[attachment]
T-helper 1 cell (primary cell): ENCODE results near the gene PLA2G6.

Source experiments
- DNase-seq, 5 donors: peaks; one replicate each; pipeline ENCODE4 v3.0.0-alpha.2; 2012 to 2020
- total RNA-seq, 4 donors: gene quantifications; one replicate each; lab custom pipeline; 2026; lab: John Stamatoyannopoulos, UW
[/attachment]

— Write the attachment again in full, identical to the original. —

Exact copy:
T-helper 1 cell (primary cell): ENCODE results near the gene PLA2G6.

Source experiments
- DNase-seq, 5 donors: peaks; one replicate each; pipeline ENCODE4 v3.0.0-alpha.2; 2012 to 2020
- total RNA-seq, 4 donors: gene quantifications; one replicate each; lab custom pipeline; 2026; lab: John Stamatoyannopoulos, UW